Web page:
3. You'll also need to specify the radius of the circle to draw. Five (pixels) is a good value for this app. Click in a blank area of the screen to bring up the hover menu and select math (green). Select "123" from the dropdown list, to create a number block. Change the "123" to "5" and plug that in for the radius slot.
You can also just type 5 followed by return, to create a number block with a value of 5. This is an example of typeblocking: if you start typing, the Blocks Editor shows a list of blocks whose names match what you are typing; if you type a number it creates a number block.

Here's how the touch event handler should look:

Try out what you have so far on the phone. Touch a color button. Now touch the canvas, and your finger should leave a spot at each place you touch. Touching the Wipe button should clear your drawing.

Add Drag Events

Finally, add the drag event handler. Here's the difference between a touch and a drag:

  • A touch is when you place your finger on the canvas and lift it without moving it.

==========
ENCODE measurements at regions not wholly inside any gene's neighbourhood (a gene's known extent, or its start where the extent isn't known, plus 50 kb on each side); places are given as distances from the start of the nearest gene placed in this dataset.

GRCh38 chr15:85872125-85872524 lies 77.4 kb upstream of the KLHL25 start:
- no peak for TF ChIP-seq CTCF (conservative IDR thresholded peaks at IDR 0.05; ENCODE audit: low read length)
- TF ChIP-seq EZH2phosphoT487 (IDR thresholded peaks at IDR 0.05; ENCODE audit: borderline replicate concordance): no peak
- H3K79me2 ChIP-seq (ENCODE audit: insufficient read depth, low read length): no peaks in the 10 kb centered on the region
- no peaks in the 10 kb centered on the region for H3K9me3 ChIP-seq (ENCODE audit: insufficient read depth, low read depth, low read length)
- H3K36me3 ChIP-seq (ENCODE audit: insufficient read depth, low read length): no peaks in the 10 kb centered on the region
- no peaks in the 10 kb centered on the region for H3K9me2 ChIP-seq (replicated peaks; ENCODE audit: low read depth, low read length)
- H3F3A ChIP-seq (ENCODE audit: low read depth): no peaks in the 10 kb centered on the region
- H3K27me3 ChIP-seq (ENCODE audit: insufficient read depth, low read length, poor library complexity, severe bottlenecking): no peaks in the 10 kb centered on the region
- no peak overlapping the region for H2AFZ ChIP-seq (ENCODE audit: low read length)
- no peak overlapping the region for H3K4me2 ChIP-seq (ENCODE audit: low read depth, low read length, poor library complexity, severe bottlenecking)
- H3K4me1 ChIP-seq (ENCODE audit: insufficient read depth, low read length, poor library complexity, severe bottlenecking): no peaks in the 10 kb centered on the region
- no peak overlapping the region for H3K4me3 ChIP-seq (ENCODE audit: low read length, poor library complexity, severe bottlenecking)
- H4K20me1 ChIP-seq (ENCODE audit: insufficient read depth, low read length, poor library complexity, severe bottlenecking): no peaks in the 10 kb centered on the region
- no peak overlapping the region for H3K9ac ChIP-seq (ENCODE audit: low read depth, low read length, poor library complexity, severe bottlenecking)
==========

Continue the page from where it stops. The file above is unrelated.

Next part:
• A drag is when you place your finger on the canvas and move your finger while keeping it in contact.

When you drag your finger across the screen, it appears to draw a giant, curved line where you moved your finger. What you're actually doing is drawing hundreds of tiny straight lines: each time you move your finger, even a little bit, you extend the line from your finger's immediate last position to its new position.

A drag event comes with 6 arguments. These are three pairs of x and y coordinates that show:

  • The position of your finger back where the drag started.
  • The current position of your finger.
  • The immediately previous position of your finger.

There's also a sprite, which we'll ignore for this tutorial.

Now make dragging draw a line between the previous position and the current position by creating a drag handler: